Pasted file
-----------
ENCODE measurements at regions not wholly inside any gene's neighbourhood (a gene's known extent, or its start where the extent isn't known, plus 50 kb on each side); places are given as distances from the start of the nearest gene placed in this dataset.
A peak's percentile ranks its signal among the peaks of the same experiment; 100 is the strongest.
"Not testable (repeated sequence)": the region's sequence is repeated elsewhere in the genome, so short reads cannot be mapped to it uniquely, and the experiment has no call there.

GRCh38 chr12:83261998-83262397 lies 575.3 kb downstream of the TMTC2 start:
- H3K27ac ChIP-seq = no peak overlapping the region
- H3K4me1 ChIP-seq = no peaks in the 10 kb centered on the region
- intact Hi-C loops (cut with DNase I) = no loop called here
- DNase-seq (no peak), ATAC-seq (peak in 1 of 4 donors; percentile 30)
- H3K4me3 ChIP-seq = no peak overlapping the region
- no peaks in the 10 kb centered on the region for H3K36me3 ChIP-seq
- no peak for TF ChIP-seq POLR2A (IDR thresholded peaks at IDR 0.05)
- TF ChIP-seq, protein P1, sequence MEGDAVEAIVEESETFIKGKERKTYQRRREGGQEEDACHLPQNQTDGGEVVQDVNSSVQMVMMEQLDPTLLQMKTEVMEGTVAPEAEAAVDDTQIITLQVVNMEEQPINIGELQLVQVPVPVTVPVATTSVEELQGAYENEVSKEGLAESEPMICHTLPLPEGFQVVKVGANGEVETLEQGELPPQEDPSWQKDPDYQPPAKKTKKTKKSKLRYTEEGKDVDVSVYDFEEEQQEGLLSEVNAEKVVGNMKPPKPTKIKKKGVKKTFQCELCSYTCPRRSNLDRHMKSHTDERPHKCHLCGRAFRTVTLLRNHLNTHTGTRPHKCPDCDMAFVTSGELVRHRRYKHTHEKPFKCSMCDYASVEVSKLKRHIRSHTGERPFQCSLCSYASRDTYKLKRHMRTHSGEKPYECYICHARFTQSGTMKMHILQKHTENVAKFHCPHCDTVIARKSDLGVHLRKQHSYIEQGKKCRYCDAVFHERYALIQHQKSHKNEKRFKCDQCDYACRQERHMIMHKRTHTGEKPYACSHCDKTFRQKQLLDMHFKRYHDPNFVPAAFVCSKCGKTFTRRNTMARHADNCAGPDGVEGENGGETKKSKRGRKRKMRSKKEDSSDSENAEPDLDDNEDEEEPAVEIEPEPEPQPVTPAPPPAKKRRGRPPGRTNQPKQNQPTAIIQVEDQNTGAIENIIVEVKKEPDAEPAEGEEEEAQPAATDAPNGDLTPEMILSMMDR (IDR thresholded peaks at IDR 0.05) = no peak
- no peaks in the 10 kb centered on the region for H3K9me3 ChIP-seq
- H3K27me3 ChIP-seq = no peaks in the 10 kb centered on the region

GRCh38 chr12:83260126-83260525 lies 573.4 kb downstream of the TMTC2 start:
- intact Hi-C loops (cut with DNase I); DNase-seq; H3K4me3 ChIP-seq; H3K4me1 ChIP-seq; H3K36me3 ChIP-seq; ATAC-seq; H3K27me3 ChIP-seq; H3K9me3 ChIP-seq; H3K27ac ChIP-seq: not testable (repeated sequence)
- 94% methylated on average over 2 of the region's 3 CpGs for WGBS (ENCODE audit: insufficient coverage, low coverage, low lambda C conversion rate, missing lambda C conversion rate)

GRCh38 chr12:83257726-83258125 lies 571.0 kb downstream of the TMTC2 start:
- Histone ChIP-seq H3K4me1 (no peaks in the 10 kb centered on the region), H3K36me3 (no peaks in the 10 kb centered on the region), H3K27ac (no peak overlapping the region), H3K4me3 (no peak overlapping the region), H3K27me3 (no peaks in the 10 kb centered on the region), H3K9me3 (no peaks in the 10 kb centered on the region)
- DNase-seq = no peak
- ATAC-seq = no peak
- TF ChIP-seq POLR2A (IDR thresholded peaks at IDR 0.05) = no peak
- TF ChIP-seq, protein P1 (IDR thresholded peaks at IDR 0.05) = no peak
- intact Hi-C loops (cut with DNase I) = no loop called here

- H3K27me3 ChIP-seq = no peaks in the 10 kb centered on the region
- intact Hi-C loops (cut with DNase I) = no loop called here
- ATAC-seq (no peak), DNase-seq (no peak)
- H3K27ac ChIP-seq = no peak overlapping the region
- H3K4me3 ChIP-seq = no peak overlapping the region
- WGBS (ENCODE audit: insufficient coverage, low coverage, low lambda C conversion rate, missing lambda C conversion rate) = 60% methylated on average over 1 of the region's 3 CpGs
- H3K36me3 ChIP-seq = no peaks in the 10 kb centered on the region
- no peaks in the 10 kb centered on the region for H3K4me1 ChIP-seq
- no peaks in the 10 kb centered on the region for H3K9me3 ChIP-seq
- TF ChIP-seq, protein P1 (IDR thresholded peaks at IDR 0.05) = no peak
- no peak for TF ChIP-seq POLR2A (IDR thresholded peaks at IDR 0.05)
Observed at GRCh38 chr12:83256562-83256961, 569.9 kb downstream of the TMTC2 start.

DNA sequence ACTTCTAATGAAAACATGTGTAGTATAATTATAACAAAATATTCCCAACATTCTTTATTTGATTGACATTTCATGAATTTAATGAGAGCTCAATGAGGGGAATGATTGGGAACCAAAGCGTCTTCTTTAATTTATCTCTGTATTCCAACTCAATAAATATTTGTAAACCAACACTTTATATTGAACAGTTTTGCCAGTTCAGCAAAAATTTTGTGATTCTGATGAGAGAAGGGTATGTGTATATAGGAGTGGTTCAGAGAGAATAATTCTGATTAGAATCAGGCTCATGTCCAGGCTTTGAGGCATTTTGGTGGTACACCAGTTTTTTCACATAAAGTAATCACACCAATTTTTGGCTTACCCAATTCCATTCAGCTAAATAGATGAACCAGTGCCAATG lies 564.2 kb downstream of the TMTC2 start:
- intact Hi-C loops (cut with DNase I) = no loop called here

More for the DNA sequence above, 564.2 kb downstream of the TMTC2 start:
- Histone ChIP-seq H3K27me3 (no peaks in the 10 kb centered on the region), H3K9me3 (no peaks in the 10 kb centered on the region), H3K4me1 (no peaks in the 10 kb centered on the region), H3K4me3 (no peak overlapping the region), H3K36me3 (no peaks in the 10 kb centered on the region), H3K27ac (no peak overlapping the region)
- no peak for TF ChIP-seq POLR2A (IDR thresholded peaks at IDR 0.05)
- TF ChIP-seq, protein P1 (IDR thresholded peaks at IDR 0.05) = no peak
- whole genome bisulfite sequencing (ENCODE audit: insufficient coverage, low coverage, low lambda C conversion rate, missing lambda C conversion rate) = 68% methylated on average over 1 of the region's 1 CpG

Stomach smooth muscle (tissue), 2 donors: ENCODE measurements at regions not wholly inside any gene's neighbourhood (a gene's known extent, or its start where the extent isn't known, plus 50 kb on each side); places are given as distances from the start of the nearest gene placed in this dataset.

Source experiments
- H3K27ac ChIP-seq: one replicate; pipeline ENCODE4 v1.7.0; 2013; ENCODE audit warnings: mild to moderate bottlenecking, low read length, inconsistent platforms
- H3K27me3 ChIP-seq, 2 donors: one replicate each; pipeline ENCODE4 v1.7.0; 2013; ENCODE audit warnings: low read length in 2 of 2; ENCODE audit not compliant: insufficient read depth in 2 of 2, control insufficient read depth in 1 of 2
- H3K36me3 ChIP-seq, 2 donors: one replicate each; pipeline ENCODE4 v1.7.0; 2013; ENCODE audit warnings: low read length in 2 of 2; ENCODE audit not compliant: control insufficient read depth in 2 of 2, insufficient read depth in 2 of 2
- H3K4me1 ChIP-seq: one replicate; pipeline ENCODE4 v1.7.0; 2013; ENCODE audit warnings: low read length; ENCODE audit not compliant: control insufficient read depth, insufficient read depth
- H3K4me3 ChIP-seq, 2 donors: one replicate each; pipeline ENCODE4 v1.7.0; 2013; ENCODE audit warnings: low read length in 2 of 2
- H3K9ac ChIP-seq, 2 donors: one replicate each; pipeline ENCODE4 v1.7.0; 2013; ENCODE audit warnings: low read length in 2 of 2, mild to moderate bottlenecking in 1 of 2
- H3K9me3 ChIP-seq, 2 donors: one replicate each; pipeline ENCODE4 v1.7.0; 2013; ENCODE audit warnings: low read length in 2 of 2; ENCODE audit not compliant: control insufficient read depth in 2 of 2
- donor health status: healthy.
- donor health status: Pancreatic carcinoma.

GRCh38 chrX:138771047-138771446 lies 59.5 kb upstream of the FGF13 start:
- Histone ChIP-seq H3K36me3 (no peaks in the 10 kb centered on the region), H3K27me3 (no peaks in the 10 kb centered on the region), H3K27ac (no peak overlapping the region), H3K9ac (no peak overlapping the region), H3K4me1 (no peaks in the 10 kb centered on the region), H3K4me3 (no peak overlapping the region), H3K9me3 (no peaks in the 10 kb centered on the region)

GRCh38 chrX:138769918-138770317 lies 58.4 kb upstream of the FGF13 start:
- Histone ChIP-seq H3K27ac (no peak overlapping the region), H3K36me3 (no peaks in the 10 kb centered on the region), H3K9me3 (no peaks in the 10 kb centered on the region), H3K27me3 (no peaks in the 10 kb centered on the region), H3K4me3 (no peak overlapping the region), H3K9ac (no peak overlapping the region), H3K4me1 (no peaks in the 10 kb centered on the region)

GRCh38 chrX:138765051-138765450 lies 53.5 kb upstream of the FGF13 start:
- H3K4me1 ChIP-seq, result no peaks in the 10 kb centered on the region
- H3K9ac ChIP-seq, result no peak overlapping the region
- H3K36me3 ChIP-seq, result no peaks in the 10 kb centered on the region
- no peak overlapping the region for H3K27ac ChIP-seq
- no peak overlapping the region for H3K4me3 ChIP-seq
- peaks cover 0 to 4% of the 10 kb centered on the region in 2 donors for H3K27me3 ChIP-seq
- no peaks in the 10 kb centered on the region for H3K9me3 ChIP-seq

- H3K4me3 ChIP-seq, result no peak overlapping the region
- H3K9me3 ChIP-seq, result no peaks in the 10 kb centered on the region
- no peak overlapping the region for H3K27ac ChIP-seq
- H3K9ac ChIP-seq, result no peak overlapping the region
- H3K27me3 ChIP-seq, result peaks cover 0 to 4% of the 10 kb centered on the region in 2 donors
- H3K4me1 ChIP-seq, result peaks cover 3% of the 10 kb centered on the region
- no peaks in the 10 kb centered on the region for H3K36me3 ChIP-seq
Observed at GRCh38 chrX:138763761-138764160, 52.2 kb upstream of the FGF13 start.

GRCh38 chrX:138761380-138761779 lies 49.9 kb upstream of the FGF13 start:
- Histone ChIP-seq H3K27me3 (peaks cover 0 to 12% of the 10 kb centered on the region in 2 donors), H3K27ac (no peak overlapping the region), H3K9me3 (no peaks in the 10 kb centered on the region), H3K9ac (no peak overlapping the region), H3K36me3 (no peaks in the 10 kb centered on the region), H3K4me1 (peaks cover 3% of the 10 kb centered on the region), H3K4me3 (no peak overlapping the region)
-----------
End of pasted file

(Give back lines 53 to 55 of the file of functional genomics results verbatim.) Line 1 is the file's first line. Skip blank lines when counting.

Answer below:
- donor health status: healthy.
- donor health status: Pancreatic carcinoma.

GRCh38 chrX:138771047-138771446 lies 59.5 kb upstream of the FGF13 start: